Syria activists cheer Kaine pick

Syria activists cheer Kaine pick
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Supporters of a more interventionist Syria policy are cheering Hillary ClintonHillary Diane Rodham ClintonThe Memo: Trump faces steep climb to reelection What the Mueller report tells us about Putin, Russia and Trump's election Steve Bullock puts Citizens United decision at center of presidential push MORE's pick of Sen. Tim KaineTimothy (Tim) Michael KaineThe Hill's Morning Report - White House, Congress: Urgency of now around budget Overnight Health Care — Presented by PCMA — McConnell, Kaine offer bill to raise tobacco buying age to 21 | Measles outbreak spreads to 24 states | Pro-ObamaCare group launches ad blitz to protect Dems McConnell, Kaine introduce bill to raise tobacco purchasing age from 18 to 21 MORE (D-Va.) for vice president. 

"In March 2014, Senator Tim Kaine (now Hillary's VP) stood with us in the freezing cold at the Capitol to remember the thousands and thousands of children killed in Syria, mostly by Assad's barrel bombs," wrote Kenan Rahmani, a Syrian-American activist and law school graduate, on his Facebook page. 

"Kaine as VP is the greatest source of Hope for Syria that has been seen in far too long of a time," another activist commented. 

Clinton, the presumptive Democratic presidential nominee, tapped Kaine as her running mate on Friday.


Kaine, a member of both the Senate Armed Services and Foreign Relations committees, has been particularly critical of the Obama administration's handling of the Syria crisis and has supported the establishment of no-fly zones over the northern part of the country.

"I think you could still do the humanitarian zone," Kaine told defense reporters in October, a month after the Russians began air strikes in Syria to shore up President Bashar al-Assad's regime. 

"It's kind of bad that you have 4 million people that've already left Syria, but there's another nearly 8 million that are internally displaced in Syria who could leave, and I think we could work that out with Russia," he said on Oct. 29. 

Kaine said he didn't believe Russia would interfere with safe zones, since there are already several United Nations Security Council resolutions calling for cross-border delivery of humanitarian aid.

"It's never really been implemented, and the only way it could be implemented is frankly with a little bit of military muscle," he said. "If we don't do that, I think you're going to continue to see this outflow of refugees, which is very, very challenging." 

Kaine also signed a letter in April 2015 with Sens. John McCainJohn Sidney McCainPelosi receives John F. Kennedy Profile in Courage Award Romney: Trump 'has distanced himself from some of the best qualities of the human character' MSNBC host: Barr 'the most dangerous person' who works for Trump MORE (R-Ariz.), Lindsey GrahamLindsey Olin GrahamTensions swirl around Iran as administration to brief Congress Press: Justin Amash breaks ranks with party Overnight Defense: Iran tensions swirl as officials prepare to brief Congress | Trump threatens war would be 'end of Iran' | Graham tells Trump to 'stand firm' | Budget talks begin MORE (R-S.C.) and Dick DurbinRichard (Dick) Joseph DurbinLet's stop treating student borrowers like second-class citizens Trump's immigration push faces Capitol Hill buzzsaw Hillicon Valley: Trump takes flak for not joining anti-extremism pact | Phone carriers largely end sharing of location data | Huawei pushes back on ban | Florida lawmakers demand to learn counties hacked by Russians | Feds bust 0M cybercrime group MORE (D-Ill.) calling for the establishment of at least one safe zone.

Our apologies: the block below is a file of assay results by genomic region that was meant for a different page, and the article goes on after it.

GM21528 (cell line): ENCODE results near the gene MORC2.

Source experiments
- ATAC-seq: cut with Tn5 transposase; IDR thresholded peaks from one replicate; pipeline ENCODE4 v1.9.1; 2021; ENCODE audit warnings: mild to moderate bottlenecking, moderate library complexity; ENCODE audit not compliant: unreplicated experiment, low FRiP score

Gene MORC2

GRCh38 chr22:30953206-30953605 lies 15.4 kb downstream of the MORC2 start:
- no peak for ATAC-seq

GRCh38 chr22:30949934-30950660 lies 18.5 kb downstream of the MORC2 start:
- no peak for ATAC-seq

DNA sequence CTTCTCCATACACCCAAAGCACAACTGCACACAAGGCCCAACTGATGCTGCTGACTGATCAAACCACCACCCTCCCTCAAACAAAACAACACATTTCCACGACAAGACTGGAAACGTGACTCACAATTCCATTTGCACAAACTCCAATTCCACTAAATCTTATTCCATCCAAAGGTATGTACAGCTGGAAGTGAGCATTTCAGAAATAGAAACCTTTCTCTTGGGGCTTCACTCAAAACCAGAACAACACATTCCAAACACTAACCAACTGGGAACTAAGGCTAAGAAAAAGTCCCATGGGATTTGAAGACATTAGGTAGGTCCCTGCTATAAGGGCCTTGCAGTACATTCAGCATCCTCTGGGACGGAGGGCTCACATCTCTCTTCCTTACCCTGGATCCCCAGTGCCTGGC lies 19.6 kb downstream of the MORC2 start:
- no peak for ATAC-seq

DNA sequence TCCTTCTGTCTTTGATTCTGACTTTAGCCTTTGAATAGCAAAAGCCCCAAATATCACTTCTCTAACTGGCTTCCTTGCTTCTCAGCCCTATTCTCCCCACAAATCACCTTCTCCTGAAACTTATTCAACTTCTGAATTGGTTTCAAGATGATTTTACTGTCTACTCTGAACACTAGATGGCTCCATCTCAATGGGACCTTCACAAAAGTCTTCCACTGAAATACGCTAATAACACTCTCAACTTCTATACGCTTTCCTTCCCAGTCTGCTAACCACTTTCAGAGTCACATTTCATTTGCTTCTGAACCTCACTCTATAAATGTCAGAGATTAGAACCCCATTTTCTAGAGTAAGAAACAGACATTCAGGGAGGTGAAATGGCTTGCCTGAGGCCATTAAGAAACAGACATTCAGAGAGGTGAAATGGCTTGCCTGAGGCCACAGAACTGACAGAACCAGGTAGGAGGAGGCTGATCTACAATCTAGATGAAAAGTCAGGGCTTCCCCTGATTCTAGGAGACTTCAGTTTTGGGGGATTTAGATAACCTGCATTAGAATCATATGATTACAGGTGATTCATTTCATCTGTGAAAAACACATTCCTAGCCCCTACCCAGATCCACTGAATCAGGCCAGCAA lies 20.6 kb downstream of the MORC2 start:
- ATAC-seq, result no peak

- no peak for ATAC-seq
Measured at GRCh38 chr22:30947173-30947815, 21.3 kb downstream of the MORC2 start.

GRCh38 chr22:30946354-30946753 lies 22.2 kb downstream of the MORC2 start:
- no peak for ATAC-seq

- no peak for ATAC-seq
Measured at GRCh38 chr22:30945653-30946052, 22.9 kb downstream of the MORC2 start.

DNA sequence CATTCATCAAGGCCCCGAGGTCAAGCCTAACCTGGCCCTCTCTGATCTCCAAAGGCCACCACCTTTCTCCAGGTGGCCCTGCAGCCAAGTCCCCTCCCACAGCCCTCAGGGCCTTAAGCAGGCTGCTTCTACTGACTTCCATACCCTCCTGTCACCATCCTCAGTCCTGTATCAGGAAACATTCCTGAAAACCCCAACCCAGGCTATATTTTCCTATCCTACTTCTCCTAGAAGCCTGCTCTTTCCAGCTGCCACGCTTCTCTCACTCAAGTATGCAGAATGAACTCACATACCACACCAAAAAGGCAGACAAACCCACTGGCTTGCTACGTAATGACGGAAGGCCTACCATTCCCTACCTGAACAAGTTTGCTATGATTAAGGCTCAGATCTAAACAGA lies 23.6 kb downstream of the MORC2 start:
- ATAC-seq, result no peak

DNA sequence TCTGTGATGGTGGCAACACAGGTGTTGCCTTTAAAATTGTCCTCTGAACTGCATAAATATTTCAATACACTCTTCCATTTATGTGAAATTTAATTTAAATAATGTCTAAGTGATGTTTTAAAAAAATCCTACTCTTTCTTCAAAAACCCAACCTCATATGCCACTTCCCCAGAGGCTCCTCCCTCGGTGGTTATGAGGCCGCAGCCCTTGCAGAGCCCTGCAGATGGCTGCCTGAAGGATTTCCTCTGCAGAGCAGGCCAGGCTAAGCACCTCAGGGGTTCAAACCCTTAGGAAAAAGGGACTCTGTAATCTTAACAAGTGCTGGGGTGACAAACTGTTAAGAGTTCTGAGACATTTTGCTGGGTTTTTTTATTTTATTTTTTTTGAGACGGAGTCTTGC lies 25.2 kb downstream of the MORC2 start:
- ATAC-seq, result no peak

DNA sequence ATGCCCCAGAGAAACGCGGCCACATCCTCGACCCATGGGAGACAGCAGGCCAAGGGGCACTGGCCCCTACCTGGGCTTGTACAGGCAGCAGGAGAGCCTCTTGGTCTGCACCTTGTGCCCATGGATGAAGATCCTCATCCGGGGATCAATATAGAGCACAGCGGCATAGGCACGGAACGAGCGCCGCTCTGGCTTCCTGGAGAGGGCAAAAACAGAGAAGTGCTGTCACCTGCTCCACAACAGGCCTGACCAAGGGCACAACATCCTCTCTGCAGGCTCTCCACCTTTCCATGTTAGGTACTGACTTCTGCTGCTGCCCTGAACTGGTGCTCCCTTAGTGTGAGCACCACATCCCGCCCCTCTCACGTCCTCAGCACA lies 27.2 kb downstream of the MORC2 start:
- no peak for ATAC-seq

The administration has balked at creating a no-fly zone in Syria over concerns it could be considered an act of war, its legal rationale and because it could be too resource-intensive. The U.S. would likely have to enforce it with aircraft and a ground force. 

Clinton, on the campaign trail, has also called for establishing a no-fly zone in Syria, and some of her top foreign policy advisers support striking the Assad regime if it continues to violate a cease-fire.

But one of her top advisers recently said he "didn't know" if Clinton would push for a no-fly zone if elected and stressed that there would be continuity on foreign policy following President Obama.

"The instinct is not going to be to come in and say, 'Everything's broken, we just need to do the opposite,' " Derek Chollet, a former top Pentagon official and senior adviser for security and defense policy at The German Marshall Fund, said last week.

"She's talking about looking at things like a no-fly zone, but we have a de facto no-fly zone over a big chunk of Syria today ... so we'll see," said Chollet, who recently published a book in defense of Obama's foreign policy called "The Long Game." 

Kaine has also long called for the White House and Congress to work together to authorize the war against the Islamic State in Iraq and Syria since the U.S. began its air war against the terrorist group in 2014. He's been critical of the administration's claims that U.S. troops aren't in combat in Iraq and Syria.

Kaine also has a son who is an active-duty Marine.